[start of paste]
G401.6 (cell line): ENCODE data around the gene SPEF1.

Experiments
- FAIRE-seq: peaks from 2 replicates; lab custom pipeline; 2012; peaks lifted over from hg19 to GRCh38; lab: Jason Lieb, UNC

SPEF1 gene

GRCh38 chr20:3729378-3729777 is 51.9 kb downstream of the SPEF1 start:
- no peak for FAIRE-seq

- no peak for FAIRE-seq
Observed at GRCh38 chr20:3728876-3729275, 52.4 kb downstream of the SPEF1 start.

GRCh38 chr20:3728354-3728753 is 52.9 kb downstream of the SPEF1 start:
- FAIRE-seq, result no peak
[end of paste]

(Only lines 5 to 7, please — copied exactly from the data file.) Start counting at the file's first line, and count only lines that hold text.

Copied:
GRCh38 chr20:3729378-3729777 is 51.9 kb downstream of the SPEF1 start:
- no peak for FAIRE-seq

- no peak for FAIRE-seq